Province dropping more vaccines after 5th raccoon rabies case found
Fifth case of raccoon rabies in the province since 2005 found in Cayuga late last week
The province is stepping up its vaccine distribution around Hamilton Monday as a fifth case of raccoon rabies was found in nearby Cayuga late last week.
The Ministry of Natural Resources and Forestry will drop about 150,000 packets of bait in a 25-kilometre radius around the area where the rabid raccoons were found. It will hand place some, but it will also be using a twin-engine fixed wing plane this time to cut down on pricier helicopter trips like the ones it took last week, said the ministry's wildlife research manager, Chris Davies.
That's up from 46,000 bait vaccines that the ministry said would be dropped after the first four raccoons were found in Hamilton to have rabies. Cayuga is about 30 kilometres south-west of Hamilton and the new case indicates that the rabies strain is not confined to the area of the original discoveries.
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The ministry office has a big map up with pins where the animals have been found and circles drawn around to represent the areas where vaccine will be dropped, Davies said.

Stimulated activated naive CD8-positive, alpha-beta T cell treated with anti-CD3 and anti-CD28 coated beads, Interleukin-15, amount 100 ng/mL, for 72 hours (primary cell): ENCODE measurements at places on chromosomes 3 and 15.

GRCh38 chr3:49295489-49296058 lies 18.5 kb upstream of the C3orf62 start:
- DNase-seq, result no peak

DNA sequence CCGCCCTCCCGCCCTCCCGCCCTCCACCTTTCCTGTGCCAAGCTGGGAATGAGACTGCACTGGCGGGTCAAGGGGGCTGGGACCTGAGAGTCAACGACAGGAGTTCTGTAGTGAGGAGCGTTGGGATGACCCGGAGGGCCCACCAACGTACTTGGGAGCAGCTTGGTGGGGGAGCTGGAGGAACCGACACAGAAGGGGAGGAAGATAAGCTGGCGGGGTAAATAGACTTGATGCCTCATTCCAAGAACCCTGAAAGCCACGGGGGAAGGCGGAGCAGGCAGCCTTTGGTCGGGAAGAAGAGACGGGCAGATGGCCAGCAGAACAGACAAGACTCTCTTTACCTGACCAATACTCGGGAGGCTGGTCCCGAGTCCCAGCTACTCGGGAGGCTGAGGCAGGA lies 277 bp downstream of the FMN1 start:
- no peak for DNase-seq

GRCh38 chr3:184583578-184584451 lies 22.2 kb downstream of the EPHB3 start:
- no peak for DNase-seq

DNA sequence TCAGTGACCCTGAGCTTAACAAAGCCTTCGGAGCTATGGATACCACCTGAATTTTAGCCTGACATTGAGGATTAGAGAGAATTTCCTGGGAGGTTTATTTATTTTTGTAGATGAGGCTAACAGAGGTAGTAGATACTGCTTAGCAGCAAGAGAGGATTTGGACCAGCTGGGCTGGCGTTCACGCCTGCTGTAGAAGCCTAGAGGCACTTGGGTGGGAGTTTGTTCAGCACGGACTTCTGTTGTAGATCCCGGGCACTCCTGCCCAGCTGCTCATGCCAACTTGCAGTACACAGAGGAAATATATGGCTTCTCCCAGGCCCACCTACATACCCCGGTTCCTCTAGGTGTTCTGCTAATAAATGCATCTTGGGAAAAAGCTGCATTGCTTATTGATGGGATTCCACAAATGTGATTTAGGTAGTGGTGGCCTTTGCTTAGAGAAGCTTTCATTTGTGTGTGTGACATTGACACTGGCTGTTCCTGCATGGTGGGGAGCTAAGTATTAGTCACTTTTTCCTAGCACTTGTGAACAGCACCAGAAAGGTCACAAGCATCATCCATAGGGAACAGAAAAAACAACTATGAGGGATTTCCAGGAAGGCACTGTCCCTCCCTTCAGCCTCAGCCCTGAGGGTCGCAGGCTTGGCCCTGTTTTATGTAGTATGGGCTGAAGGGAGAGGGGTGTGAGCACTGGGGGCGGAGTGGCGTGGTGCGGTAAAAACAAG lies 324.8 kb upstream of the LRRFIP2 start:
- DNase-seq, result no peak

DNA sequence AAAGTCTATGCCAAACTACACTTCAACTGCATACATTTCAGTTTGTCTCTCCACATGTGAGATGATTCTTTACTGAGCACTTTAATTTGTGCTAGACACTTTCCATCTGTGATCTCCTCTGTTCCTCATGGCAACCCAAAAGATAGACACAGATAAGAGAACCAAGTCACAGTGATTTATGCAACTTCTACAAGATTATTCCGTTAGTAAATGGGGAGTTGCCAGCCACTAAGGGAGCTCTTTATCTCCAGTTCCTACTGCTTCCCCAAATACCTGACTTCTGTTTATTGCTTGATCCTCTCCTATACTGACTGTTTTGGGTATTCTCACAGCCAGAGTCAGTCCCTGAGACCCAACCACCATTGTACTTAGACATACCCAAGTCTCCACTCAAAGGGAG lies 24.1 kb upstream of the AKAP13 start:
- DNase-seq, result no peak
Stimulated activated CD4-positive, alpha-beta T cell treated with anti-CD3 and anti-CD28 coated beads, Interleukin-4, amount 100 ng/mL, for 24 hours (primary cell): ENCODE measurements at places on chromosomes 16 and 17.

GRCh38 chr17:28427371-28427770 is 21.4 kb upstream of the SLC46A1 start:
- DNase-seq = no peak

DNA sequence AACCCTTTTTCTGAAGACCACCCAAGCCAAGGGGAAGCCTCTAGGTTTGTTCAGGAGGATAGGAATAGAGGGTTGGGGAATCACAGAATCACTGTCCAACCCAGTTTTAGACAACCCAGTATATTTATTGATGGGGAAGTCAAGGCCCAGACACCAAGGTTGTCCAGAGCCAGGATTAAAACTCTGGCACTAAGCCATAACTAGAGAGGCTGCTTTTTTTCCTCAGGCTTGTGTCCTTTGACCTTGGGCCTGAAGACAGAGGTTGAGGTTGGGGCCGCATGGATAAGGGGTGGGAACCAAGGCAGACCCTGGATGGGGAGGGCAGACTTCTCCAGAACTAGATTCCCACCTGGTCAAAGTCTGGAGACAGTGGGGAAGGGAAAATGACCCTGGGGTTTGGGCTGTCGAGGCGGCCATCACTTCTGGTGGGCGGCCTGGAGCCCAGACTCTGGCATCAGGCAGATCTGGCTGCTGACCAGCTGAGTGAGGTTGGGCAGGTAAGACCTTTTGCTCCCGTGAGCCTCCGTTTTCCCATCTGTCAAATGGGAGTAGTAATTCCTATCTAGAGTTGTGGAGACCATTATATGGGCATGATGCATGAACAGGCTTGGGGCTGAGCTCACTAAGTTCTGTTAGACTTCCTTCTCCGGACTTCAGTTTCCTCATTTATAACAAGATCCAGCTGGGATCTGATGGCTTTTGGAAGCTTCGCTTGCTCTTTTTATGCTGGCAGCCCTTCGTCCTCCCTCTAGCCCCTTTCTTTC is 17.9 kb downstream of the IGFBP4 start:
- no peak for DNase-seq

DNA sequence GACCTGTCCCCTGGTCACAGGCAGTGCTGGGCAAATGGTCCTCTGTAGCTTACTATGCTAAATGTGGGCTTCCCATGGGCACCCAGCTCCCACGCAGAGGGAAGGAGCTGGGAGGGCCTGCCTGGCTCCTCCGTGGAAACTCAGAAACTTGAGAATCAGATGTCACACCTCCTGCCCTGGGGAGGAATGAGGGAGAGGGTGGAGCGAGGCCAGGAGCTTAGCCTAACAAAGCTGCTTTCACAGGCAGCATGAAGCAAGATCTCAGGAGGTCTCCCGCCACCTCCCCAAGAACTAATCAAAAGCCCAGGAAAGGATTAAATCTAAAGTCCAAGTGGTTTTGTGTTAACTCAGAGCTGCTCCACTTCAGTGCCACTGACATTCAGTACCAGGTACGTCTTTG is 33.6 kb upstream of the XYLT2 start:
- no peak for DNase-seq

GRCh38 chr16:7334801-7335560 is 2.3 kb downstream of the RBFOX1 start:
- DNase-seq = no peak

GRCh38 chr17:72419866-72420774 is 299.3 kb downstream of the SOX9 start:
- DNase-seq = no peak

They've had to redo the map a couple of times.
"It's been an exhausting 10 days, let's leave it at that," he said.
The fifth case of raccoon rabies in Ontario in a decade was found late last week, the Haldimand-Norfolk Health Unit said.
The bait packets, which are about the size of a toonie, contain vaccine to prevent the spread of rabies.
'They're still moving; we're still baiting'
Davies said the ministry puts bait packages in a 25-kilometre radius of each location where an infected raccoon is found. That is two times the "home range" of a raccoon, he said.
And they're adding more surveillance within another 25-kilometre range beyond that, he said — staying in close contact with four public health teams and First Nations communities, and asking hunters and outdoors people to keep their eyes out for animals behaving strangely.
The warm December gives the ministry a bit of extra time to get the bait out to try to curb the spread of the disease, he said.
"They're still moving; we're still baiting," he said.
Public health officials are concerned about the disease's reemergence but say the risk to the general public remains quite low.
"As with any animal bite that we are notified of, we have investigative procedures in place to help ensure the victim is protected from getting rabies," said Sandy Stevens, Manager of the Haldimand-Norfolk Health Unit's Environmental Health Team, in a press release.